31ELISA an unknown amount of antigen is affixed to a surface a specific antibody is applied over the surface that binds to the antigenantibody is linked to an enzymea substance is added that the enzyme can convert to some detectable signal, most commonly a colour change in a chemical substratePrimary and secondary antibodies are two groups of antibodies based on whether they target a target of interest directly or targets another (primary) antibody that, in turn, is bound to a target of interest.Primary antibodies are antibodies raised against an antigenic target of interest (a protein, peptide, carbohydrate, or other small molecule) and are typically unconjugated (unlabelled). Primary antibodies that recognize and bind with high affinity and specificity to unique epitopes across a broad spectrum of biomolecules are available as high specificity monoclonal antibodies and/or as polyclonal antibodies. These antibodies are useful not only to detect specific biomolecules but also to measure changes in their level and specificity of modification by processes such as phosphorylation, methylation, or glycosylation. A primary antibody can be very useful for the detection of biomarkers for diseases such as cancer, diabetes, Parkinson’s and Alzheimer’s disease and they are used for the study of ADME and multi-drug resistance (MDR) of therapeutic agents.A secondary antibody is an antibody that binds to primary antibodies or antibody fragments. They are typically labeled with probes that make them useful for detection, purification or cell sorting applications.Secondary antibodies may be polyclonal or monoclonal, and are available with specificity for whole Ig molecules or antibody fragments such as the Fc or Fab regions.Specific secondary antibodies are usually chosen to work in specific laboratory applications. Frequently, any one of several secondary antibodies perform adequately in a particular application. They are selected according to the source of the primary antibody, the class of the primary antibody (e.g., IgG or IgM), and the kind of label which is preferred. Identifying the optimal secondary antibody is normally done through trial and error.Secondary antibodies are used in many biochemical assays including:ELISA, including many HIV tests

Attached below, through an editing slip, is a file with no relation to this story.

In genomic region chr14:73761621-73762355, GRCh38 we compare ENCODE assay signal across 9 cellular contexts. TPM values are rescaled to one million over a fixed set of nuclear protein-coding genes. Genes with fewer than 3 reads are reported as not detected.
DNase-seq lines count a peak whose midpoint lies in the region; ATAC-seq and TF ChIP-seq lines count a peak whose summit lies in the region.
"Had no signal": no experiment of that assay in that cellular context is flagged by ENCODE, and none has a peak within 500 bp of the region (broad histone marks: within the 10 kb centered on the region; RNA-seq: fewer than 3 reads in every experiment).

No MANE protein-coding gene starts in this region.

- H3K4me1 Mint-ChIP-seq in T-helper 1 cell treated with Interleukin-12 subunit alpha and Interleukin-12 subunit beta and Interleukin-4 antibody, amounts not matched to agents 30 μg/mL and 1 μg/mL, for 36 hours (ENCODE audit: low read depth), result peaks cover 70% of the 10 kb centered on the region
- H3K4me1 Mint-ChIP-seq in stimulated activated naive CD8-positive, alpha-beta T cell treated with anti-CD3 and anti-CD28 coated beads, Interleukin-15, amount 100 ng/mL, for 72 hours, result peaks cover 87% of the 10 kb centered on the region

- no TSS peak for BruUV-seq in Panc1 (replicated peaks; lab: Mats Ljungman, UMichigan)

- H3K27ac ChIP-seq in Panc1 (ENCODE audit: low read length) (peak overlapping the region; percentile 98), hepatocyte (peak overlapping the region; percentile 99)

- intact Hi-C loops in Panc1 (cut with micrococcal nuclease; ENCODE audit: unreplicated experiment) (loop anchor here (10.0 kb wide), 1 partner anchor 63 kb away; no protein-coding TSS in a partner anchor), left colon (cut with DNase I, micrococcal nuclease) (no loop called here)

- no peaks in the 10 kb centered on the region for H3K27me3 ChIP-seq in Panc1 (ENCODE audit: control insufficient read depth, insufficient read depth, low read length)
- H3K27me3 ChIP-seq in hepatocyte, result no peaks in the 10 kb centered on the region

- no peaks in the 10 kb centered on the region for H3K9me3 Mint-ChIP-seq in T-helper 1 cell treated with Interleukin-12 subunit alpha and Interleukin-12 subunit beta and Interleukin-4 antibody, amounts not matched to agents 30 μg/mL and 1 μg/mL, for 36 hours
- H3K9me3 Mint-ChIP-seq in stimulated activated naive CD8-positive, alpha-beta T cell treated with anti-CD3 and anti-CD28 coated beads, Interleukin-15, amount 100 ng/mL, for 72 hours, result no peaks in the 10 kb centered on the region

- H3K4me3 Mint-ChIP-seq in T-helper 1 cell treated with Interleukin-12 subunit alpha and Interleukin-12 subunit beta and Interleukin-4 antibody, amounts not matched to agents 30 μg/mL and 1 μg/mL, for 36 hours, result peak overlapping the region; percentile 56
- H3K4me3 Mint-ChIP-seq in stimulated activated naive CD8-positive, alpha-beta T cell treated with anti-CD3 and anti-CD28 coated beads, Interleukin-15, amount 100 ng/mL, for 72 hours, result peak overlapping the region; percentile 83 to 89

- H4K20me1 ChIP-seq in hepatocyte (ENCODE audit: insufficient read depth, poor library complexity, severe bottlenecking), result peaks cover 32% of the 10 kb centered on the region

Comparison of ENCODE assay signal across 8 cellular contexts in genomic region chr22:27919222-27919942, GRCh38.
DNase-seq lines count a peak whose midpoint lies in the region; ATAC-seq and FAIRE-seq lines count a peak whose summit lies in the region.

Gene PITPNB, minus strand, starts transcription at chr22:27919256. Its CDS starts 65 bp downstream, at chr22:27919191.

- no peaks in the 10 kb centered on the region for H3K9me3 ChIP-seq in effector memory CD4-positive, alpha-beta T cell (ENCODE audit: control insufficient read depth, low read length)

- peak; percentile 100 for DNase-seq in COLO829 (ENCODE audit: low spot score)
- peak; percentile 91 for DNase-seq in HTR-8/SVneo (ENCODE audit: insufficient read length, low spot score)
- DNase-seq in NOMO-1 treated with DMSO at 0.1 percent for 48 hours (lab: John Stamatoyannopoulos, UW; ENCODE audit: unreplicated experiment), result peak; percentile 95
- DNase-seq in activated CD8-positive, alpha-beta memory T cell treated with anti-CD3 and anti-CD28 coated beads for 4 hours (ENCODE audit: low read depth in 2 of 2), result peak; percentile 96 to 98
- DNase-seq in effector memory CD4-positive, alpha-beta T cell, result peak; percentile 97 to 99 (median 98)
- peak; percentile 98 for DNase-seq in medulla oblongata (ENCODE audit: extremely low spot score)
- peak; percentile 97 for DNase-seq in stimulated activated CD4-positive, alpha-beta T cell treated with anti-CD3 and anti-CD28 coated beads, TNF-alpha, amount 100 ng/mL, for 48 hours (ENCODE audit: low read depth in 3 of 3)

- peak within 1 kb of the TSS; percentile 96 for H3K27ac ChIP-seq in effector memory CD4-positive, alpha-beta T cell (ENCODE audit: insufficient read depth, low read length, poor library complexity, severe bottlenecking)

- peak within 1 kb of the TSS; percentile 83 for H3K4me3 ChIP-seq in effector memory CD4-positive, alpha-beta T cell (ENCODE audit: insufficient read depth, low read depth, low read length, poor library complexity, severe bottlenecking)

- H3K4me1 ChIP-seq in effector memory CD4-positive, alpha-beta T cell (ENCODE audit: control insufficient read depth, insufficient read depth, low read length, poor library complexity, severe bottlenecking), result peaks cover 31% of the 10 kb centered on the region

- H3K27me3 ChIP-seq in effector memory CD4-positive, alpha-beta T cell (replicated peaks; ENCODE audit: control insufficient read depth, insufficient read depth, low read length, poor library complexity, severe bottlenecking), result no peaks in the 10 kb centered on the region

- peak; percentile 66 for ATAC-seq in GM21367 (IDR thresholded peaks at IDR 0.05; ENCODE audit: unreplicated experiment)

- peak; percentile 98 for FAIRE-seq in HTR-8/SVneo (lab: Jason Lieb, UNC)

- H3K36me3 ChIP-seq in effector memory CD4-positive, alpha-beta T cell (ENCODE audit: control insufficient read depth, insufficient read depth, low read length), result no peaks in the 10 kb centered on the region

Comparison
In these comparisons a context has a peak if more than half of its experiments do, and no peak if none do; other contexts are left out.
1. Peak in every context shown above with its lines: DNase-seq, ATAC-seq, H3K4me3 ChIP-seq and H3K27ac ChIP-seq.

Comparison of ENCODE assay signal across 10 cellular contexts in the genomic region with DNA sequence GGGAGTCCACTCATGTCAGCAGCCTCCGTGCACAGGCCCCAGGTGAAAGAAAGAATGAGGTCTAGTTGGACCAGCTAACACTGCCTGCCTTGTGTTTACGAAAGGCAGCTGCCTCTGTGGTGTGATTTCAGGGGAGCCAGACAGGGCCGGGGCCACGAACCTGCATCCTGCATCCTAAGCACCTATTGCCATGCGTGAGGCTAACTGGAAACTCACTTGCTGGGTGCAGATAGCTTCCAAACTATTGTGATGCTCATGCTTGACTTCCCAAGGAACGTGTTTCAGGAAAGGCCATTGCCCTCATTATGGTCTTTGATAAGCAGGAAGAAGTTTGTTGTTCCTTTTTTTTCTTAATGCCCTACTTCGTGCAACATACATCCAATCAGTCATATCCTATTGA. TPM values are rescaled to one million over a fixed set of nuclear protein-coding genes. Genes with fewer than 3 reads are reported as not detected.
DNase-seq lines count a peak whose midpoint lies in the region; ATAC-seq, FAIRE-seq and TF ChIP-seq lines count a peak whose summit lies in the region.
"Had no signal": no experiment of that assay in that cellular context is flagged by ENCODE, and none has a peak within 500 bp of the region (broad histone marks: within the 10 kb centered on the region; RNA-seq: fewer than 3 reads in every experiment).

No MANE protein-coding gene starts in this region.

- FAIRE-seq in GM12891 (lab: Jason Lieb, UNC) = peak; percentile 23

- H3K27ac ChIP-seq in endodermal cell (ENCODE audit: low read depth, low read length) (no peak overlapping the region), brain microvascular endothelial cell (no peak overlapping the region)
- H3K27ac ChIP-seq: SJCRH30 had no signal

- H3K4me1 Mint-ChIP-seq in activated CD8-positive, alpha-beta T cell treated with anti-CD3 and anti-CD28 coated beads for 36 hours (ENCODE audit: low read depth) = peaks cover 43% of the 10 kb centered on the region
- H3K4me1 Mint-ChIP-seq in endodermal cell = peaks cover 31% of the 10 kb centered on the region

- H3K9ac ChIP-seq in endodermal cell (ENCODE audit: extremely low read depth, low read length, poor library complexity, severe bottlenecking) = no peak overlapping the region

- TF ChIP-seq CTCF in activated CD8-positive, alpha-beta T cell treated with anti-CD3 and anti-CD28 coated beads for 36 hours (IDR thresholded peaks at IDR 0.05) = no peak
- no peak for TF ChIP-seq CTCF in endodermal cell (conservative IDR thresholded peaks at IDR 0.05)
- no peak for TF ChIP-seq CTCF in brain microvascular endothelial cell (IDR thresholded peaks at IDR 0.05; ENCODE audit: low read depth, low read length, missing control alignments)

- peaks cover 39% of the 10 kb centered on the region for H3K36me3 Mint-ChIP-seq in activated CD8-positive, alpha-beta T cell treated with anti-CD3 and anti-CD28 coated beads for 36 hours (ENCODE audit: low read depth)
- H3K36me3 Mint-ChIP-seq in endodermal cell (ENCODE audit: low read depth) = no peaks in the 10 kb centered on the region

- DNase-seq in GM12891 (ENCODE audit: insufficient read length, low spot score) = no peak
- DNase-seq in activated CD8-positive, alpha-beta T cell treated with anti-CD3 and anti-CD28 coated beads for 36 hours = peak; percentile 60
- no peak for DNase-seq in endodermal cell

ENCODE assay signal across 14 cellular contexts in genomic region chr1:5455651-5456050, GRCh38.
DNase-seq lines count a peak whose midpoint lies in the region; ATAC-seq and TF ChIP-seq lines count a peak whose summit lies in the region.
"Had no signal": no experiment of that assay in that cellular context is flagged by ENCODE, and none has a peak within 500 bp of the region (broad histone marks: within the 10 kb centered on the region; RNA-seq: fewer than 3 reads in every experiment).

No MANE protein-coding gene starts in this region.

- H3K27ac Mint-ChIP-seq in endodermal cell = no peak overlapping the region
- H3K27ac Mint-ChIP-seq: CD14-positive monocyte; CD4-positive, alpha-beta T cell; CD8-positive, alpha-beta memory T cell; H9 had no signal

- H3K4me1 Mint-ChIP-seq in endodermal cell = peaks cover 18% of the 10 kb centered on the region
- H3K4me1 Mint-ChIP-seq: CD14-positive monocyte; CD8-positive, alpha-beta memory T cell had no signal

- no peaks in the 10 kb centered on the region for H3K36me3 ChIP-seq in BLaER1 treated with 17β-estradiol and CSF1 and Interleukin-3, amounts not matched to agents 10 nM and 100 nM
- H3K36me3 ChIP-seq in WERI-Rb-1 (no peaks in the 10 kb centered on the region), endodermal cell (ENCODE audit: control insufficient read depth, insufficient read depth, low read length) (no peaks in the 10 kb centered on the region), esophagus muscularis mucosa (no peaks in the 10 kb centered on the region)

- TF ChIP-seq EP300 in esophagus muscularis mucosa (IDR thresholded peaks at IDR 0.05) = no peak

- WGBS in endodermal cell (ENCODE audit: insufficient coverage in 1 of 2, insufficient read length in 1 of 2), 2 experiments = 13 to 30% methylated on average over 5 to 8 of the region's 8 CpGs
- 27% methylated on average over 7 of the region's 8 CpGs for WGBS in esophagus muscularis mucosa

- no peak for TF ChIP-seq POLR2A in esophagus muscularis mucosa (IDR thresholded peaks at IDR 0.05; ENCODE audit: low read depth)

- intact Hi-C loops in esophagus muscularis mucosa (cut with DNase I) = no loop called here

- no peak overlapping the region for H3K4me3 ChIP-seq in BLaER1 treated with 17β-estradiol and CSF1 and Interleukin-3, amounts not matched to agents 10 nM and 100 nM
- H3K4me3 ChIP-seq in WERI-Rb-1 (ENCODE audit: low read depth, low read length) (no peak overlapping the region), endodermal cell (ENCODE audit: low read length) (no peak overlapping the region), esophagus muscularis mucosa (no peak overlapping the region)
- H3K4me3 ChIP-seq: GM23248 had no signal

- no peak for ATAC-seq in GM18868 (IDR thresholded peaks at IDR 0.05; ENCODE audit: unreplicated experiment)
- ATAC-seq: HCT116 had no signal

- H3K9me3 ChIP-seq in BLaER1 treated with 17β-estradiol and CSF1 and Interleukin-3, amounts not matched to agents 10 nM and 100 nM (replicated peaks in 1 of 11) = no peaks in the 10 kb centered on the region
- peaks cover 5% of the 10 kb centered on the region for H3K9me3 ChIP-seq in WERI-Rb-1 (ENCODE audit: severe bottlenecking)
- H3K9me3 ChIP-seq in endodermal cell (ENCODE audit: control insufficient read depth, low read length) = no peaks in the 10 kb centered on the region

32Agglutination testsAb cross-links whole cell Ag, forming complexes that settle out and from visible clumps in the test chamberPurpose of agglutination testing:Qualitative testingblood typing, some bacterial & viral diseases.Quantitative testingUsed to detect titer (maxium dilution that will still give visible agglutination)Difference between agglutination and precipitation?Agglutination => clumping together of insoluble moleculesPrecipitation => aggregation of soluble molecules32